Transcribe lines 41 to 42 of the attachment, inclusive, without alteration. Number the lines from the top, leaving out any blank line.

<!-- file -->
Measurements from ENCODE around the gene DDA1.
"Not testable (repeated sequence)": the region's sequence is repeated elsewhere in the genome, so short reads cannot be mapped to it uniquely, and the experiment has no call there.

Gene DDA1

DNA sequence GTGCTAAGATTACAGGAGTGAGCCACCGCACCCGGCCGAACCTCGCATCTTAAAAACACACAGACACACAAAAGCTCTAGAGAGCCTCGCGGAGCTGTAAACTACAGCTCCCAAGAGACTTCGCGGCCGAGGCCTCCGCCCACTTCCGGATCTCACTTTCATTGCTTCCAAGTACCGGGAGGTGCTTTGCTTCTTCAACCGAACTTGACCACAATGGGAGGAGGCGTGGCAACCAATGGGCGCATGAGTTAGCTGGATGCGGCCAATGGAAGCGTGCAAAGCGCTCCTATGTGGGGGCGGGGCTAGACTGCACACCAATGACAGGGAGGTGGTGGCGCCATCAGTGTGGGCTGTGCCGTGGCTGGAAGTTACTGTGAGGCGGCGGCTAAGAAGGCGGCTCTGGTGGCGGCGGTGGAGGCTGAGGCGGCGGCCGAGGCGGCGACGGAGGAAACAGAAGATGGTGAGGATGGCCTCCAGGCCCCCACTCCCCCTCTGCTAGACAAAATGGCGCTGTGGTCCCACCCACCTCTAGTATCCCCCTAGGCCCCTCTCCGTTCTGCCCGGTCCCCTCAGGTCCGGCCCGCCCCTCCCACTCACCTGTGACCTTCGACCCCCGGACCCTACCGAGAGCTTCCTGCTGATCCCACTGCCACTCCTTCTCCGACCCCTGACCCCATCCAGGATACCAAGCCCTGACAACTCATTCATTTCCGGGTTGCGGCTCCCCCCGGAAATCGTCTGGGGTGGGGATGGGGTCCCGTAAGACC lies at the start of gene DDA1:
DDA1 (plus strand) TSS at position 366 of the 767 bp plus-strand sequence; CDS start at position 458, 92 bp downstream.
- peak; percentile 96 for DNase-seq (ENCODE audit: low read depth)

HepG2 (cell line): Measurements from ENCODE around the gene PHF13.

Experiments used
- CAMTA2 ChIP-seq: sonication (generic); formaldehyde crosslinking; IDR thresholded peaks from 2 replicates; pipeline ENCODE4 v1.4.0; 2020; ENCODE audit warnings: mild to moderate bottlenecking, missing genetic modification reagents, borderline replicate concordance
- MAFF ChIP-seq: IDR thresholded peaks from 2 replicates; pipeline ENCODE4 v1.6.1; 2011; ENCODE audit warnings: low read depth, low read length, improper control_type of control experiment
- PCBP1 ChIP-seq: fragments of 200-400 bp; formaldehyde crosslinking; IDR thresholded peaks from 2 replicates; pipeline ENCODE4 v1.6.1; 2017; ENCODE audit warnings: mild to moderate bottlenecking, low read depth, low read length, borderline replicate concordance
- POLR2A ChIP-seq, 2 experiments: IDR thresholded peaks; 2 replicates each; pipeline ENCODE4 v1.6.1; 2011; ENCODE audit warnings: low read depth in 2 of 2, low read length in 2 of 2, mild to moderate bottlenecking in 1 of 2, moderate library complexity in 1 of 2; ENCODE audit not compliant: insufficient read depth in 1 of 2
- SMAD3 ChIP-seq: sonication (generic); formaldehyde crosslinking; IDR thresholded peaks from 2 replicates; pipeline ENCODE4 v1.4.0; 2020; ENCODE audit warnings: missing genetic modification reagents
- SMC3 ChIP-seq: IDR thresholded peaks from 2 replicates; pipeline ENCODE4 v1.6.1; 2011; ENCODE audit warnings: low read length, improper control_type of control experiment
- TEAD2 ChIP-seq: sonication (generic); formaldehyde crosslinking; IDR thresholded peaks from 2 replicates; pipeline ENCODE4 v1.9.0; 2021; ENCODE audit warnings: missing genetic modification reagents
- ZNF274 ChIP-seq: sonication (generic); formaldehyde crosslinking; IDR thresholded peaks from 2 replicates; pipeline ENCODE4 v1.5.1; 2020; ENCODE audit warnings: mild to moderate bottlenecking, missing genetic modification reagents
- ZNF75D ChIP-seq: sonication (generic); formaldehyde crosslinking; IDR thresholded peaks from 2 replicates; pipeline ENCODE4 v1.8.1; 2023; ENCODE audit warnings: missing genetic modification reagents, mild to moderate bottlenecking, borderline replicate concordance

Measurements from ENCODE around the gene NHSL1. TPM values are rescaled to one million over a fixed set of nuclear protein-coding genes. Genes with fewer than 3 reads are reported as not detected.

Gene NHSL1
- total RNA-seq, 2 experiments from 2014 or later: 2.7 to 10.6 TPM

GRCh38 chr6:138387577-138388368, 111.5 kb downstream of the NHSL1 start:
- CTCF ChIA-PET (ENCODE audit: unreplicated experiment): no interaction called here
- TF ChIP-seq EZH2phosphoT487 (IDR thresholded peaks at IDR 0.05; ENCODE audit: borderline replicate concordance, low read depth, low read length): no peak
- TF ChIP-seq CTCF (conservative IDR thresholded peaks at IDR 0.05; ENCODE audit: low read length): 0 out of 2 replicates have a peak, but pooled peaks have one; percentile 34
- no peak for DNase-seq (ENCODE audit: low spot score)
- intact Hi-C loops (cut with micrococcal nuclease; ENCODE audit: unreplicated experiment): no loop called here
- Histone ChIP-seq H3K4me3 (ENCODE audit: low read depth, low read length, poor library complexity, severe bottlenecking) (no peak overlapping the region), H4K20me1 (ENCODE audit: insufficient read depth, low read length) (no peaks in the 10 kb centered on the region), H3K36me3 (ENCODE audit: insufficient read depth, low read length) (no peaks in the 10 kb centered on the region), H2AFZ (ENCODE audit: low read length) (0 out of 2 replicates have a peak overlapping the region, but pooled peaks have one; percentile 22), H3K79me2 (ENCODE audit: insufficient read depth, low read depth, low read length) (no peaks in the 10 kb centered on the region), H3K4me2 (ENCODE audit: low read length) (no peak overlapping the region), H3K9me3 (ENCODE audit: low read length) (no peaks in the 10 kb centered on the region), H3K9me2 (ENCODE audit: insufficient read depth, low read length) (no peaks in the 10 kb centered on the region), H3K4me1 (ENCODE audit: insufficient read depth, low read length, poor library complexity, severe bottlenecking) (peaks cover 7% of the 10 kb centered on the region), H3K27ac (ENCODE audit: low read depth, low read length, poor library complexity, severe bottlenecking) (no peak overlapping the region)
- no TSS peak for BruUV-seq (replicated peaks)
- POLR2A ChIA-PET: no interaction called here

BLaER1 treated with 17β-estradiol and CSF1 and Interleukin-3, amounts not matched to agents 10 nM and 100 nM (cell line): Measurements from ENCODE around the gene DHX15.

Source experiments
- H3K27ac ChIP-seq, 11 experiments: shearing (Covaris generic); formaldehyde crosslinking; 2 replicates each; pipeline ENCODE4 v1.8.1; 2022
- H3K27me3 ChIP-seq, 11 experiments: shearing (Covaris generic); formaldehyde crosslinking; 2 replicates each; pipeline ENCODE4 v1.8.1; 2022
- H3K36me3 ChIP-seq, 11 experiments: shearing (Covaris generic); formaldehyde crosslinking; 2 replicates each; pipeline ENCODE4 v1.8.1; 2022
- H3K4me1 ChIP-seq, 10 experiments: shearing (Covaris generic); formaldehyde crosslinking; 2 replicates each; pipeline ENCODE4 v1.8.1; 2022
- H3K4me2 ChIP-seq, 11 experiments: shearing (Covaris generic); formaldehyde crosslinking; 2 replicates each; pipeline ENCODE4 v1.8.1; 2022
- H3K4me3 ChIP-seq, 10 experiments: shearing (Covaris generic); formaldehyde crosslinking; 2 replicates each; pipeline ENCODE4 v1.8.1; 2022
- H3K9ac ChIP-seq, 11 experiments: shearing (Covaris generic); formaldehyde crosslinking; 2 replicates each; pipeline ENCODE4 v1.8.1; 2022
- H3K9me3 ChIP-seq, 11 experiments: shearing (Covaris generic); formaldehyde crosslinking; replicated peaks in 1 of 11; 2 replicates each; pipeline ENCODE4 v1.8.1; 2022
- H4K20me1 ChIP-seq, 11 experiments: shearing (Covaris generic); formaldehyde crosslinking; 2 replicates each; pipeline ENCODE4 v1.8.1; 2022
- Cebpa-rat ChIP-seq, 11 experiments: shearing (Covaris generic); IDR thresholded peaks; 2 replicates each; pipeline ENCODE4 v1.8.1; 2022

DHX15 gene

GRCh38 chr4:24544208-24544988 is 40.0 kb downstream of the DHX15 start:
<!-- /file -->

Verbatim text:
- Cebpa-rat ChIP-seq, 11 experiments: shearing (Covaris generic); IDR thresholded peaks; 2 replicates each; pipeline ENCODE4 v1.8.1; 2022

DHX15 gene